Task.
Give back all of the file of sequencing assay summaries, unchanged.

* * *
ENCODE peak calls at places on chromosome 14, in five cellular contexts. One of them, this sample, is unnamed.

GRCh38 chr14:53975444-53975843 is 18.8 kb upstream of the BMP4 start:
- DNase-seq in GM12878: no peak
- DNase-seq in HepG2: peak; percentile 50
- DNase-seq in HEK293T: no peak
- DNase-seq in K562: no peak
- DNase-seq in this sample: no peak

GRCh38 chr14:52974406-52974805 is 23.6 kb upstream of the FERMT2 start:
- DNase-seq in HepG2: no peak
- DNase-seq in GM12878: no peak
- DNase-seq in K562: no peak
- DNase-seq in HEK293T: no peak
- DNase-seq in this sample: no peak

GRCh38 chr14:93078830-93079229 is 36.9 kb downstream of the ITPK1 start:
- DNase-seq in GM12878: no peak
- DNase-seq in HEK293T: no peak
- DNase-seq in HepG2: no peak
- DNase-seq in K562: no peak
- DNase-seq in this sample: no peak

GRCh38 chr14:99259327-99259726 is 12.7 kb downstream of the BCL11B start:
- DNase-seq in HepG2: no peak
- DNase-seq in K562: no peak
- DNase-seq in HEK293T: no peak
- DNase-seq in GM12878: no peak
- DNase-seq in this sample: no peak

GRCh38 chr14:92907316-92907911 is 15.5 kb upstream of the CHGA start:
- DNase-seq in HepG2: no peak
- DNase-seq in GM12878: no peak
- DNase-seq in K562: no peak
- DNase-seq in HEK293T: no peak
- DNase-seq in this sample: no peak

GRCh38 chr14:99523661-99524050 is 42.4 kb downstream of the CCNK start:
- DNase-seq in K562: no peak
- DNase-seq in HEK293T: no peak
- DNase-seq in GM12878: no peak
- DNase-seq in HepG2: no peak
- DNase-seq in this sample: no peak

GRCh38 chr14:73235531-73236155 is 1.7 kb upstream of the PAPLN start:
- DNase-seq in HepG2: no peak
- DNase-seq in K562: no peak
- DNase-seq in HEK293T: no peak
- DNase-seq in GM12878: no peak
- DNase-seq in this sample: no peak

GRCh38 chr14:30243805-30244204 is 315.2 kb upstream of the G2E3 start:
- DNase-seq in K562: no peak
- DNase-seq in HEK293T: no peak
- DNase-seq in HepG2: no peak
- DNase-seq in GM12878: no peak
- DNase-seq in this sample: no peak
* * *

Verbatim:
ENCODE peak calls at places on chromosome 14, in five cellular contexts. One of them, this sample, is unnamed.

GRCh38 chr14:53975444-53975843 is 18.8 kb upstream of the BMP4 start:
- DNase-seq in GM12878: no peak
- DNase-seq in HepG2: peak; percentile 50
- DNase-seq in HEK293T: no peak
- DNase-seq in K562: no peak
- DNase-seq in this sample: no peak

GRCh38 chr14:52974406-52974805 is 23.6 kb upstream of the FERMT2 start:
- DNase-seq in HepG2: no peak
- DNase-seq in GM12878: no peak
- DNase-seq in K562: no peak
- DNase-seq in HEK293T: no peak
- DNase-seq in this sample: no peak

GRCh38 chr14:93078830-93079229 is 36.9 kb downstream of the ITPK1 start:
- DNase-seq in GM12878: no peak
- DNase-seq in HEK293T: no peak
- DNase-seq in HepG2: no peak
- DNase-seq in K562: no peak
- DNase-seq in this sample: no peak

GRCh38 chr14:99259327-99259726 is 12.7 kb downstream of the BCL11B start:
- DNase-seq in HepG2: no peak
- DNase-seq in K562: no peak
- DNase-seq in HEK293T: no peak
- DNase-seq in GM12878: no peak
- DNase-seq in this sample: no peak

GRCh38 chr14:92907316-92907911 is 15.5 kb upstream of the CHGA start:
- DNase-seq in HepG2: no peak
- DNase-seq in GM12878: no peak
- DNase-seq in K562: no peak
- DNase-seq in HEK293T: no peak
- DNase-seq in this sample: no peak

GRCh38 chr14:99523661-99524050 is 42.4 kb downstream of the CCNK start:
- DNase-seq in K562: no peak
- DNase-seq in HEK293T: no peak
- DNase-seq in GM12878: no peak
- DNase-seq in HepG2: no peak
- DNase-seq in this sample: no peak

GRCh38 chr14:73235531-73236155 is 1.7 kb upstream of the PAPLN start:
- DNase-seq in HepG2: no peak
- DNase-seq in K562: no peak
- DNase-seq in HEK293T: no peak
- DNase-seq in GM12878: no peak
- DNase-seq in this sample: no peak

GRCh38 chr14:30243805-30244204 is 315.2 kb upstream of the G2E3 start:
- DNase-seq in K562: no peak
- DNase-seq in HEK293T: no peak
- DNase-seq in HepG2: no peak
- DNase-seq in GM12878: no peak
- DNase-seq in this sample: no peak